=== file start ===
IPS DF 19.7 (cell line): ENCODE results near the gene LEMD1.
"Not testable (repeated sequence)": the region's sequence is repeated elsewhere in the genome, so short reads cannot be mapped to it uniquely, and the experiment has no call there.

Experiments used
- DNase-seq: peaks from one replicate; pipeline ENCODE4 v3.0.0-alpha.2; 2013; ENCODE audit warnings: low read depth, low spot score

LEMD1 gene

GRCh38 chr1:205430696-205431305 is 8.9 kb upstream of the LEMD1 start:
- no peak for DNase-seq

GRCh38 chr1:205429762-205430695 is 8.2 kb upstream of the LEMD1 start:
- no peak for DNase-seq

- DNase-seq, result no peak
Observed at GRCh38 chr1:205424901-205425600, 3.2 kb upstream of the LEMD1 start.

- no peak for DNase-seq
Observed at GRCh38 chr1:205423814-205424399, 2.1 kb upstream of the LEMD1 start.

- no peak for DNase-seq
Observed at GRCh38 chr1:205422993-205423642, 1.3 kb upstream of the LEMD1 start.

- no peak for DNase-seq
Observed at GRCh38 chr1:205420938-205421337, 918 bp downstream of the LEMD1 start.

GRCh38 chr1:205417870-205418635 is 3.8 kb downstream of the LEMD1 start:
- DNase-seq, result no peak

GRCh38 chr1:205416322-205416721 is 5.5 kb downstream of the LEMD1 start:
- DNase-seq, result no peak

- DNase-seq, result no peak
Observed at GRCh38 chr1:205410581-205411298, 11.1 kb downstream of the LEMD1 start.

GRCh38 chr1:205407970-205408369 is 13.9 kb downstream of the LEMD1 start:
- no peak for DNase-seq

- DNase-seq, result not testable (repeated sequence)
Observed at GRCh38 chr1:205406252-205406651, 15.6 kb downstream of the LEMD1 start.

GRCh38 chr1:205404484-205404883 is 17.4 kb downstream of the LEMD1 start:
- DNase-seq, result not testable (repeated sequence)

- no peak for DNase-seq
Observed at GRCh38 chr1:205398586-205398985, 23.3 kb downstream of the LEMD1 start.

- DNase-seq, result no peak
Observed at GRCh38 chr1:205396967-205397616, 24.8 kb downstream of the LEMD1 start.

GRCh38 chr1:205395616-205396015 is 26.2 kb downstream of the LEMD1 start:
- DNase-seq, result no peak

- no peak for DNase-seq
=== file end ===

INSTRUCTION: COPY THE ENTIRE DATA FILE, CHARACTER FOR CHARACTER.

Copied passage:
IPS DF 19.7 (cell line): ENCODE results near the gene LEMD1.
"Not testable (repeated sequence)": the region's sequence is repeated elsewhere in the genome, so short reads cannot be mapped to it uniquely, and the experiment has no call there.

Experiments used
- DNase-seq: peaks from one replicate; pipeline ENCODE4 v3.0.0-alpha.2; 2013; ENCODE audit warnings: low read depth, low spot score

LEMD1 gene

GRCh38 chr1:205430696-205431305 is 8.9 kb upstream of the LEMD1 start:
- no peak for DNase-seq

GRCh38 chr1:205429762-205430695 is 8.2 kb upstream of the LEMD1 start:
- no peak for DNase-seq

- DNase-seq, result no peak
Observed at GRCh38 chr1:205424901-205425600, 3.2 kb upstream of the LEMD1 start.

- no peak for DNase-seq
Observed at GRCh38 chr1:205423814-205424399, 2.1 kb upstream of the LEMD1 start.

- no peak for DNase-seq
Observed at GRCh38 chr1:205422993-205423642, 1.3 kb upstream of the LEMD1 start.

- no peak for DNase-seq
Observed at GRCh38 chr1:205420938-205421337, 918 bp downstream of the LEMD1 start.

GRCh38 chr1:205417870-205418635 is 3.8 kb downstream of the LEMD1 start:
- DNase-seq, result no peak

GRCh38 chr1:205416322-205416721 is 5.5 kb downstream of the LEMD1 start:
- DNase-seq, result no peak

- DNase-seq, result no peak
Observed at GRCh38 chr1:205410581-205411298, 11.1 kb downstream of the LEMD1 start.

GRCh38 chr1:205407970-205408369 is 13.9 kb downstream of the LEMD1 start:
- no peak for DNase-seq

- DNase-seq, result not testable (repeated sequence)
Observed at GRCh38 chr1:205406252-205406651, 15.6 kb downstream of the LEMD1 start.

GRCh38 chr1:205404484-205404883 is 17.4 kb downstream of the LEMD1 start:
- DNase-seq, result not testable (repeated sequence)

- no peak for DNase-seq
Observed at GRCh38 chr1:205398586-205398985, 23.3 kb downstream of the LEMD1 start.

- DNase-seq, result no peak
Observed at GRCh38 chr1:205396967-205397616, 24.8 kb downstream of the LEMD1 start.

GRCh38 chr1:205395616-205396015 is 26.2 kb downstream of the LEMD1 start:
- DNase-seq, result no peak

- no peak for DNase-seq